During his speech, Mr Mitchell made a special mention of Haiti and said the Caribbean country is the strongest example where there is a need for “reparative justice”
He said: “And I make special mention of the Republic of Haiti. Because if there is one island where it is demonstrable that the need for reparative justice exists it is the Republic of Haiti.”
Mr Mitchell’s call for the talks were also supported by BBC reporter Laura Trevelyan, who was in Grenada to formally apologise for her ancestors’ past role in slavery on the island.
Ms Trevelyan urged British authorities engage with the region on talks about reparations with “CARICOM and bodies such as the Grenadian National Reparations Commission.”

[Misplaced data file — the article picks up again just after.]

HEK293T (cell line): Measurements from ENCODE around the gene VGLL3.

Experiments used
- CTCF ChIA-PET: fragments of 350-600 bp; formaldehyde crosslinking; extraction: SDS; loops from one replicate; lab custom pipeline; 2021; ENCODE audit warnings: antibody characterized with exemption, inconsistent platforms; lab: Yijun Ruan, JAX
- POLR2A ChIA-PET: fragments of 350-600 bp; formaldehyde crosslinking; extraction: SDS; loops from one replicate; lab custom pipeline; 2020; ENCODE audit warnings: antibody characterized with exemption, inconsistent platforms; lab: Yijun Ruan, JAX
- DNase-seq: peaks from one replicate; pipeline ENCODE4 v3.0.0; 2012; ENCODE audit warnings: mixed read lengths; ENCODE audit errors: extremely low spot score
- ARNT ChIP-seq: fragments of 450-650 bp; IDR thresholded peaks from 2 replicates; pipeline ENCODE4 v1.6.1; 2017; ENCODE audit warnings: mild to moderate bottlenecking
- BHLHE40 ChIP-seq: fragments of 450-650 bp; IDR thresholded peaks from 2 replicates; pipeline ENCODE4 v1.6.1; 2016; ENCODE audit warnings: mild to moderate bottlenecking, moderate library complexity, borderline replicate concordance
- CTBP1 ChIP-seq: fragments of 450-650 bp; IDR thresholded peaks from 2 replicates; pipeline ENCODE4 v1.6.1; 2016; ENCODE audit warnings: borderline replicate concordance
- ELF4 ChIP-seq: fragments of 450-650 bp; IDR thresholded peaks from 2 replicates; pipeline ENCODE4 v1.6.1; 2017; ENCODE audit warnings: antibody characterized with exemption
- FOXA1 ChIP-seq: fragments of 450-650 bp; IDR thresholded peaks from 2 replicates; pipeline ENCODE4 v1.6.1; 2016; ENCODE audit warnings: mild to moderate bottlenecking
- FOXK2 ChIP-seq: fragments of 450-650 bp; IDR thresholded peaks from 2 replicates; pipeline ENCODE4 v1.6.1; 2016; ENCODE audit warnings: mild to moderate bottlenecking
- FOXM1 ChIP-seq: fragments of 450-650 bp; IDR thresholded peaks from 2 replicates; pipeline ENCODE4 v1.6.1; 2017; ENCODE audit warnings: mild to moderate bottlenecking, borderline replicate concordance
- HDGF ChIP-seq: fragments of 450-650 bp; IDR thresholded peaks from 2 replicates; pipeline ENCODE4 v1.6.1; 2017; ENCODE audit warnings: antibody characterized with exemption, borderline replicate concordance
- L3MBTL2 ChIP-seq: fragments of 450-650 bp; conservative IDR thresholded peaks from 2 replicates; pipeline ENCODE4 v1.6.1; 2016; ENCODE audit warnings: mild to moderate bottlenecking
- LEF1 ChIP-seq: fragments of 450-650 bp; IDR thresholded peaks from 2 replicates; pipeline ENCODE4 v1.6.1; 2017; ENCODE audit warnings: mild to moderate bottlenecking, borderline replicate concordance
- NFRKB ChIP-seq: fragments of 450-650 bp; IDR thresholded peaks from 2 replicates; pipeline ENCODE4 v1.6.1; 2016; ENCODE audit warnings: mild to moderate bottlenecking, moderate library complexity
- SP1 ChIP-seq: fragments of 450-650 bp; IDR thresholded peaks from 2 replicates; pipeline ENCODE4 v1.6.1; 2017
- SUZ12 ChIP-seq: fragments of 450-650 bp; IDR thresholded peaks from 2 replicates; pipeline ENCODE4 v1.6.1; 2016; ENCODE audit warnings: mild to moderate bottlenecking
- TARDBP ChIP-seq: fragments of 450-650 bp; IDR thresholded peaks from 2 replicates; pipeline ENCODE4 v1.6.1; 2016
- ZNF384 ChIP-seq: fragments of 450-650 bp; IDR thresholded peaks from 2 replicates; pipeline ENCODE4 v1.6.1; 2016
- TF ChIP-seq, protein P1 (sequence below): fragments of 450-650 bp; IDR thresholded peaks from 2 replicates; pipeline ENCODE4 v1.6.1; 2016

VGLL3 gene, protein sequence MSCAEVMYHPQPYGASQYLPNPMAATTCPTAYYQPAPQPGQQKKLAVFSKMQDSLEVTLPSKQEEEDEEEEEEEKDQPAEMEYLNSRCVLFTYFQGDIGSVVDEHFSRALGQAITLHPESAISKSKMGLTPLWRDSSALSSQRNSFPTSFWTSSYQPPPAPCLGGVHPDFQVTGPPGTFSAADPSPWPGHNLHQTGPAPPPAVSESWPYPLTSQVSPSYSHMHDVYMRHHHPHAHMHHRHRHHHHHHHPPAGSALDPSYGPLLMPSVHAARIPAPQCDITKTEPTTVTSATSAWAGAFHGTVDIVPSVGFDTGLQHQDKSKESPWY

During the same event, the Grenada National Reparations Commission (GNRC) told the government to begin consultations about removing King Charles III as its head of state.
Chairman of the GNRC, Arley Gill, said as Grenada prepares to celebrate 50 years of independence from the United Kingdom, next year, now is the time for changes.
“A conversation on Grenada becoming a republic and moving away graciously from the [British] Monarchy as head of state must commence in earnest,” Mr Gill said at a Reparations Forum held last Monday.
According to the National Archives of Grenada, between 1662 and 1807 Britain shipped 3.1 million Africans across the Atlantic Ocean in the Transatlantic Slave Trade.
The Africans who were forcibly enslaved and were brought to British owned colonies in the Caribbean, including Grenada, and sold as slaves to work on plantations, generating millions of pounds for Britain.
Mr Mitchell, became Grenada’s ninth Prime Minister last year after winning the 2022 general election.